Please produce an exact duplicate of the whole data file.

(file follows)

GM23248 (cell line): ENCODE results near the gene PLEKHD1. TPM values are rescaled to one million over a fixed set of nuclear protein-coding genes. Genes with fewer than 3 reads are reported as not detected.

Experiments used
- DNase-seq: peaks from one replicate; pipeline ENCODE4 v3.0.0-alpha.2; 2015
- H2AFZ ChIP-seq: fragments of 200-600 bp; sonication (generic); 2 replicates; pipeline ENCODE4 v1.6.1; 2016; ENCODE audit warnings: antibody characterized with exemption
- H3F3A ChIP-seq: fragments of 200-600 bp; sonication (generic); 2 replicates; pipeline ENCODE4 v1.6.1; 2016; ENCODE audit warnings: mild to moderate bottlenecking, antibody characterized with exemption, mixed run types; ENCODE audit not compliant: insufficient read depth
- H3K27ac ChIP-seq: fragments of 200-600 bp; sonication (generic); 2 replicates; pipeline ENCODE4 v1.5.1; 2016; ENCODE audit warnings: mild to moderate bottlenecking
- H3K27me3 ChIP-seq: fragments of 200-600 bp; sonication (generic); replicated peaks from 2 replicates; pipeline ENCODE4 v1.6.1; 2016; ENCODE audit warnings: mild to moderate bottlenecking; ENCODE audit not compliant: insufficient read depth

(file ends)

GM23248 (cell line): ENCODE results near the gene PLEKHD1. TPM values are rescaled to one million over a fixed set of nuclear protein-coding genes. Genes with fewer than 3 reads are reported as not detected.

Experiments used
- DNase-seq: peaks from one replicate; pipeline ENCODE4 v3.0.0-alpha.2; 2015
- H2AFZ ChIP-seq: fragments of 200-600 bp; sonication (generic); 2 replicates; pipeline ENCODE4 v1.6.1; 2016; ENCODE audit warnings: antibody characterized with exemption
- H3F3A ChIP-seq: fragments of 200-600 bp; sonication (generic); 2 replicates; pipeline ENCODE4 v1.6.1; 2016; ENCODE audit warnings: mild to moderate bottlenecking, antibody characterized with exemption, mixed run types; ENCODE audit not compliant: insufficient read depth
- H3K27ac ChIP-seq: fragments of 200-600 bp; sonication (generic); 2 replicates; pipeline ENCODE4 v1.5.1; 2016; ENCODE audit warnings: mild to moderate bottlenecking
- H3K27me3 ChIP-seq: fragments of 200-600 bp; sonication (generic); replicated peaks from 2 replicates; pipeline ENCODE4 v1.6.1; 2016; ENCODE audit warnings: mild to moderate bottlenecking; ENCODE audit not compliant: insufficient read depth